On Feb. 1, the Birth Choice Health Clinics Eaton Bravo had led for 28 years were rebranded as Obria (pronounced OH-bree-uh) Medical Clinics. The change, part of a strategy to offer life-centered sexual and reproductive health care to young women and men in a secular, sexualized culture, was sparked by a decline in Birth Choice’s patient numbers.

Birth Choice responded in part by closing and relocating several clinics, but in the process it became clear that the name wasn’t working.

“When we did focus groups, they didn’t like ‘Birth Choice,’” Eaton Bravo said. “They didn’t know if it was pro-life or pro-choice.” Some thought the name reflected an agenda and others thought Birth Choice was a birthing center. By contrast, the name Obria Medical Clinics resonated positively with both men and women.

To supporters who didn’t like the new name because it didn’t mean anything to them, Eaton Bravo explained that in the world of marketing, meaning is less important than effective branding. “I said, ‘What does Apple have to do with computers? But we all know what it is.’”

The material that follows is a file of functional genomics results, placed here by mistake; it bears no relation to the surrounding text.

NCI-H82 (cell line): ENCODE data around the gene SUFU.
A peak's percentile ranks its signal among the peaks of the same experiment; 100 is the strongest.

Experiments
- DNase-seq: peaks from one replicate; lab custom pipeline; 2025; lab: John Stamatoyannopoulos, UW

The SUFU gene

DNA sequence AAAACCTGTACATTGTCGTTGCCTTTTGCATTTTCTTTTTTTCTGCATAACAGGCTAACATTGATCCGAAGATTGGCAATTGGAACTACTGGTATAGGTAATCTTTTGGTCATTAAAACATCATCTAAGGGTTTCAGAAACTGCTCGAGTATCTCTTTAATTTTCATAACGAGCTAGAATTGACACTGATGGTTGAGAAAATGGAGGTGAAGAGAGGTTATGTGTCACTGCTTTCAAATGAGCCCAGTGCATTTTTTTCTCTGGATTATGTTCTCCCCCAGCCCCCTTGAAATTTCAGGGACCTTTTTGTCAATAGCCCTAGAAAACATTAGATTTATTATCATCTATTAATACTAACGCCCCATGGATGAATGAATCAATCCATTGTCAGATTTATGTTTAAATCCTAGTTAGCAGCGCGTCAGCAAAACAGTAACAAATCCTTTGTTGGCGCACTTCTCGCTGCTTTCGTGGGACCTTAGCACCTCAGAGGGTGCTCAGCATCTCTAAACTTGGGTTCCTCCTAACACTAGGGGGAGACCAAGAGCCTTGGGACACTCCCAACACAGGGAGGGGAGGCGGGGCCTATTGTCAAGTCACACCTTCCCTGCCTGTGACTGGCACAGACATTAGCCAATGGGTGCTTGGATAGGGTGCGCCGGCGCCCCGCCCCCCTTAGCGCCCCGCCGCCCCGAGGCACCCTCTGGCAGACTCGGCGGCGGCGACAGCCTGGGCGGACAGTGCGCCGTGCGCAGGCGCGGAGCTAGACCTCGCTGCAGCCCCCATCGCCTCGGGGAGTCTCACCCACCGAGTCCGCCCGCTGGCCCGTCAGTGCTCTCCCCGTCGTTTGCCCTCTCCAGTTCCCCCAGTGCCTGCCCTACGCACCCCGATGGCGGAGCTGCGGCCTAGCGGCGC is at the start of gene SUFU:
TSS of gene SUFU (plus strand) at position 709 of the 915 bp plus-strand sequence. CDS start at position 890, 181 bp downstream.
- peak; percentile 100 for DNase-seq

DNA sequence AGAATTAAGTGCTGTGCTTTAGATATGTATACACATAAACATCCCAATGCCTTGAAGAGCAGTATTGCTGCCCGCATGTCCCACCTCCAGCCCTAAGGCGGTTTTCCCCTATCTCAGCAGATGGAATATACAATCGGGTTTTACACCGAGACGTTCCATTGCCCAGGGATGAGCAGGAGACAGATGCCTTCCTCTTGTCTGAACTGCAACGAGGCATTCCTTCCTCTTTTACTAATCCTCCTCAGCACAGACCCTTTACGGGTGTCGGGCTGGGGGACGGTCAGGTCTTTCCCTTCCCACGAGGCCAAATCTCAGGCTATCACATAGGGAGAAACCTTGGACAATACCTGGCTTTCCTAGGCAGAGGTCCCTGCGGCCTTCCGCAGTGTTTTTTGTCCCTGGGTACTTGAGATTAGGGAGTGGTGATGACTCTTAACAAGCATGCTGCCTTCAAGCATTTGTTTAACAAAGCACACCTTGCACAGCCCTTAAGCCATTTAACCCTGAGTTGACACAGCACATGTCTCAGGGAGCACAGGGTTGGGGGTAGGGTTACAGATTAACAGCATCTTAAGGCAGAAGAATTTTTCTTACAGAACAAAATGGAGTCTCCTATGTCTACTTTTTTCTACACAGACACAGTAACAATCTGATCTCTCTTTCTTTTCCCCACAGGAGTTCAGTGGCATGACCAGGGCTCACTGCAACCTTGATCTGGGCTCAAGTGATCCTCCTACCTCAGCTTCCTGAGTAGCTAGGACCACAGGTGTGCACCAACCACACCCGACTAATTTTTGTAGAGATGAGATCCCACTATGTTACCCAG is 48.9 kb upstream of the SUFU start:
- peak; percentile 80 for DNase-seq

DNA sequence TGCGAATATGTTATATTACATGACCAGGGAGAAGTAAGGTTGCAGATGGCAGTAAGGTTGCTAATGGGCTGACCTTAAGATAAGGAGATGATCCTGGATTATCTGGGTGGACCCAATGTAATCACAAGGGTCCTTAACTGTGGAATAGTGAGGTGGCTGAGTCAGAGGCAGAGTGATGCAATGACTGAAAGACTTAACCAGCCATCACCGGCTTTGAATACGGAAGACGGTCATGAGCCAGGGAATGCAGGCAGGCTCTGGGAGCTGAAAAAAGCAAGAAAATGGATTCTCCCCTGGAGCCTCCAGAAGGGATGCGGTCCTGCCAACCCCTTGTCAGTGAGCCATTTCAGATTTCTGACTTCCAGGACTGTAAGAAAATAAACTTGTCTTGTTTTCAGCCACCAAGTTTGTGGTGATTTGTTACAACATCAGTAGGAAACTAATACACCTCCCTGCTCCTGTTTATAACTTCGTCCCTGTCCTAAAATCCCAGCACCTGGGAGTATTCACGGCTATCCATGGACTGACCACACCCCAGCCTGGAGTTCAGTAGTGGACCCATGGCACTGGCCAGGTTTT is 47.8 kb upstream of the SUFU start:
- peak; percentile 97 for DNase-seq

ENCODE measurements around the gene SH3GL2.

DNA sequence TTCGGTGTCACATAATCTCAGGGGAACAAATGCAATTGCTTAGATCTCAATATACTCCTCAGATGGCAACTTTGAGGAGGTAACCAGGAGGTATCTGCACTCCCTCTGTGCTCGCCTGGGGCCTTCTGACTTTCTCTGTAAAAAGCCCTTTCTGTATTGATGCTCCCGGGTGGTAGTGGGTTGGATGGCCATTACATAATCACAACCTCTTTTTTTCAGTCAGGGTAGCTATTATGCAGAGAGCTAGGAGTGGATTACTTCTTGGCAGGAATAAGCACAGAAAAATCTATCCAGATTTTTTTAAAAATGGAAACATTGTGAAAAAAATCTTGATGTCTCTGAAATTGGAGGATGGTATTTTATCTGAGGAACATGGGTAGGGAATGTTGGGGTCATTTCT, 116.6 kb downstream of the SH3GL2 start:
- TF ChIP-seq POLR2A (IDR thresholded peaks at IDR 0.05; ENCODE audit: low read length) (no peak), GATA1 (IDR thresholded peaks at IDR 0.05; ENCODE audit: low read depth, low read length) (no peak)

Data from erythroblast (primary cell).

From their work in the hospitality industry, Orange County Legate Steph Busch, vice chair of the Obria board, and her husband Tim know the trend is to use more neutral names.

Justin Alvarez

Justin Alvarez

“People are looking in all aspects of their life for something unique that meets their needs and applies to them,” Steph Busch said. “I think Obria offers that possibility.”

Of the 10 names presented to Birth Choice by Breviti, a company that has successfully branded more than 900 organizations, Eaton Bravo liked Obria right away.

Her reasoning was simple: Obria starts with “OB,” suggesting an emphasis on women’s health, although the clinics will treat men as well. The root of the name is from the Spanish “obra,” which means “to work,” and the insertion of the letter “I” reflects personal responsibility. Eaton Bravo, a member of Legatus’ Orange Coast Chapter, said the new name incorporates the good work the organization does for the sanctity of life, both in and out of the womb.